What I told our officers on the day of the protests is, “Our actions speak louder than our words today.” That means: As the police, when you hear things you don’t agree with, a protest is not the day to try to defend your position. It is not the day to try to say, “We’re not like that; we’re different.” What a protest is for is letting people get some of that frustration and anger out. Let them be heard, and whatever that is, we need to let them know that we’re here to accommodate everything that is peaceful up until the point it becomes violent or destructive. And that means, the protesters get to choose, as a group, if it goes that way.
I also told the protest organizers before the event: “I’m not here to spy on you, surveille you, or police you. I am here to walk with you because what happened isn’t right, and my officers are here as long as this stays peaceful to walk with you to help you get your message across to the nation, to the community, and we can do everything possible to do that as long as it stays peaceful. If it doesn’t stay peaceful, we’ll have to take a different approach, but that isn’t a threat. If you want to be out here all night, and lay in the middle of the road, we will shut down traffic until you want to get up and go home.”
That’s the philosophy we have taken.
Trokon Jayqua, left, and Tim Crosby, both of Mount Pleasant, carry equipment to a police officer’s vehicle before an event to protest the death of George Floyd.
IFW: How are you personally processing the murder of George Floyd, as a police officer?
The situation is outrageous. If anybody in their right mind thinks that what happened to George Floyd was all right, or was justified, or says, “Oh, it just happens,” that is not OK. It’s happened one too many times now, and you know what? Those of us in law enforcement want to be known for it in the good times. Well, guess what? We can’t separate ourselves from it when there are bad times either because doing that makes you sound like you’re in denial, and quite honestly, I don’t try to sit there and say, “Yeah, but something like that has never happened here in Mt. Pleasant.” I don’t do that; I just say, “I know why you are speaking the way you’re speaking. I get why you’re upset, so please vent all you want.”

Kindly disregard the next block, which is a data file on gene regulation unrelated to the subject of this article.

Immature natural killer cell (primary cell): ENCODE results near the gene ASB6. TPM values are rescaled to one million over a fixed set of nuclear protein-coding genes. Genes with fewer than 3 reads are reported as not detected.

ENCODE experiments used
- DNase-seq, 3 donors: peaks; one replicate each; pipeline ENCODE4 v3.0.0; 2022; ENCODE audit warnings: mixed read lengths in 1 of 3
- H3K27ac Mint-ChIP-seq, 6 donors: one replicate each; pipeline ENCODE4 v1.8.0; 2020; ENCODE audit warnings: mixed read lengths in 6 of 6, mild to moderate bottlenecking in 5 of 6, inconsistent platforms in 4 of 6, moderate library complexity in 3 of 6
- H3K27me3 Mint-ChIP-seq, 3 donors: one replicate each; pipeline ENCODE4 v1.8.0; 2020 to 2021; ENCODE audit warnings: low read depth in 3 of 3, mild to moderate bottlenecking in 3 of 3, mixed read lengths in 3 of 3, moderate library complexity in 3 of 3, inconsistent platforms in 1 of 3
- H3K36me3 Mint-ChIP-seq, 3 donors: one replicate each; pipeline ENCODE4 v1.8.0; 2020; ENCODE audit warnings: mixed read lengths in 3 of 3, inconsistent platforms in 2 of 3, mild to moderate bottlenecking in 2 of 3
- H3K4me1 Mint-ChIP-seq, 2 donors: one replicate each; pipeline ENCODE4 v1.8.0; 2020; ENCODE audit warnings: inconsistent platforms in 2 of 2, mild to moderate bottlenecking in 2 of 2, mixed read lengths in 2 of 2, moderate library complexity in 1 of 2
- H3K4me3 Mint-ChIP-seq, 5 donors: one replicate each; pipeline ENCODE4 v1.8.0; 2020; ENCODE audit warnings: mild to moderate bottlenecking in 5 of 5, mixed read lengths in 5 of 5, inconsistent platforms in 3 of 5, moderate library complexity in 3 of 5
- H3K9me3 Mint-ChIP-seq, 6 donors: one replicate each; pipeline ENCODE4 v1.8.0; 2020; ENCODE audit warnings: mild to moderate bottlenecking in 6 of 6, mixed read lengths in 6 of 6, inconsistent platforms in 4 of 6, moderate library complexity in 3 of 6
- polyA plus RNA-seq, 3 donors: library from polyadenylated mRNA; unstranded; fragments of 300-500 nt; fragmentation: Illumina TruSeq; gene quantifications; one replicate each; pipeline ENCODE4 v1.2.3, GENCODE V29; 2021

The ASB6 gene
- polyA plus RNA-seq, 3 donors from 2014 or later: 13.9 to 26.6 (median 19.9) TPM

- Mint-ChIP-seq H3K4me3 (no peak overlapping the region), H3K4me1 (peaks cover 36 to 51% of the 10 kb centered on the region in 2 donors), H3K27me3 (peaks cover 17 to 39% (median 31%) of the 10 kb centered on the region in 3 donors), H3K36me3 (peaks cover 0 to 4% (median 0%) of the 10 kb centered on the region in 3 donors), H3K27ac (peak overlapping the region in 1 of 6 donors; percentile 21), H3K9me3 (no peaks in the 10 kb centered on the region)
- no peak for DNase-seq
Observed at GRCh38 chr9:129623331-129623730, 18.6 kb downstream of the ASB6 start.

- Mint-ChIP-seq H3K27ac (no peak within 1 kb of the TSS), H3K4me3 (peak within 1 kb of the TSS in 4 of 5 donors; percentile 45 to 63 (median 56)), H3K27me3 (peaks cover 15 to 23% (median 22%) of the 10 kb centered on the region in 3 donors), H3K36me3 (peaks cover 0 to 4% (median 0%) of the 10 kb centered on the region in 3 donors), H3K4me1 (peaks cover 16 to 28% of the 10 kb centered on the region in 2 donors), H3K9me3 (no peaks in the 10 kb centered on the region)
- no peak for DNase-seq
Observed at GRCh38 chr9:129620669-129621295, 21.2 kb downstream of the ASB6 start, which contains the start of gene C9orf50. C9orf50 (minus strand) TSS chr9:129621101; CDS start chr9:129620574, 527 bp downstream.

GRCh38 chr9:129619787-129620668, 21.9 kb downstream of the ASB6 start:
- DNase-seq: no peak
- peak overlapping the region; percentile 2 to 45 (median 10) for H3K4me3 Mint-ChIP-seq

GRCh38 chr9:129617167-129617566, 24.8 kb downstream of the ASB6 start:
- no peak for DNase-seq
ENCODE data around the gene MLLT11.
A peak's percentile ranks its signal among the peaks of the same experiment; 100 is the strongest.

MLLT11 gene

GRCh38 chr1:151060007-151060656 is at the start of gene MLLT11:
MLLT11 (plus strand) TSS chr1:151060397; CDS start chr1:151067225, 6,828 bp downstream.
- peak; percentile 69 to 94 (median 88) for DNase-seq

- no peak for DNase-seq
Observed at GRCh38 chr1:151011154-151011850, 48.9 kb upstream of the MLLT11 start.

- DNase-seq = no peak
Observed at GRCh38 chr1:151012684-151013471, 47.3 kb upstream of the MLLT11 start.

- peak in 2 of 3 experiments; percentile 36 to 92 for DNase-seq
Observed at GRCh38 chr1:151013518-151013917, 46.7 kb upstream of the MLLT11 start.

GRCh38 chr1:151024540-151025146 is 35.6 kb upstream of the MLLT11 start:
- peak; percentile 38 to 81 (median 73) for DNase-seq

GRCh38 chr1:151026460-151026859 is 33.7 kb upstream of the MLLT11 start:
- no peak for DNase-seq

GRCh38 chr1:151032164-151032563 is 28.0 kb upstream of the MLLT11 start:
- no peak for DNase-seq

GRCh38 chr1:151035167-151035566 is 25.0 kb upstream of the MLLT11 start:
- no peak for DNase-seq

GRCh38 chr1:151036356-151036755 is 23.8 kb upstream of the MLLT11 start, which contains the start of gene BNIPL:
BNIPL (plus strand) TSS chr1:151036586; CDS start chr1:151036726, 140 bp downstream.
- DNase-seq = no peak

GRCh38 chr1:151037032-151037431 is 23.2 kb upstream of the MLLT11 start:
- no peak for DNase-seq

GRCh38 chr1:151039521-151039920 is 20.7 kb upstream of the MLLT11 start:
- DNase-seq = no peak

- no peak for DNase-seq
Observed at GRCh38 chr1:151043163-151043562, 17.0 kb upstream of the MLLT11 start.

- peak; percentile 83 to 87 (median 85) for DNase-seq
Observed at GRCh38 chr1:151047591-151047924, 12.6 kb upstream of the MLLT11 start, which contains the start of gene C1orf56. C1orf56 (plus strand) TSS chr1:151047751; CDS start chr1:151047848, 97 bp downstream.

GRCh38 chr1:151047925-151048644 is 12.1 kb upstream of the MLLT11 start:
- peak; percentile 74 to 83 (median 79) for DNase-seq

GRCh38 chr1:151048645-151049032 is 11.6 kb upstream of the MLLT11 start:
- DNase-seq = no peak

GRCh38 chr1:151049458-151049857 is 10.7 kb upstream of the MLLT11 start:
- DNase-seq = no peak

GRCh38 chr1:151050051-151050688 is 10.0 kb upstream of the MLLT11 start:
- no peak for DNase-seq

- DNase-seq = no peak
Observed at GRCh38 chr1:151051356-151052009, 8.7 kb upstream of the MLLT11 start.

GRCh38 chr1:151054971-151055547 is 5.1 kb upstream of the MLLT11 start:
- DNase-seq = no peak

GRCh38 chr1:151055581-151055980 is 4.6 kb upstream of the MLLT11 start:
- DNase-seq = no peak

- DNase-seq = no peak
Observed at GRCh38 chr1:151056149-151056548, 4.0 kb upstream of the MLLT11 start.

That’s the other frustrating thing for me about this Minneapolis situation. There were four officers there. Four. And you have one suspect. The suspect is handcuffed, and you have one officer kneeling on his neck for nine minutes.
You mean to tell me that between the four officers, and let’s just say it was silent there, take out all the background noise. You mean to tell me that not one of them had a thought come across one of their minds that entered out of their mouths to say, “That’s enough, man. We’ve gotta get that guy up.”
Then on top of that, you have people yelling it over and over and over again, witnesses and bystanders, and it still doesn’t cross your mind? That’s telling me you’re not in touch with people. You have become desensitized to people—to common decency.
Imagine that. Imagine that. How do you defend that? How do you tell people who saw that video, they can't yell, they can't say, “F*** the police.”
You can’t. What you can do as a police chief right now is provide every avenue you can to keep people safe as they protest, and let them express their anger and frustration in the most peaceful way possible. That’s what you can do. Other than that, keep your mouth shut because the protest isn’t the day to change people's minds about police.
Let your action speak; not your mouth.
Protestors lie on the ground and chant, “I can’t breathe,” for nine minutes while others document during an event to protest the death of George Floyd outside the Isabella County Sheriff’s Office in Mount Pleasant, MI.
IFW: Tell us a little bit about yourself and how you got into public safety.
I’ve been here in Mt. Pleasant for 23 years. I’m originally from Grand Rapids, Michigan. My dad was a district court judge there, and my mom was a legal secretary. That’s how the foundation of public service in our family began. I have three brothers who are all police officers in Michigan, and I am the fourth. So four out of five of us are in law enforcement. I came here in 1997, as a patrolman, and I’ve been very fortunate to eventually become the police chief.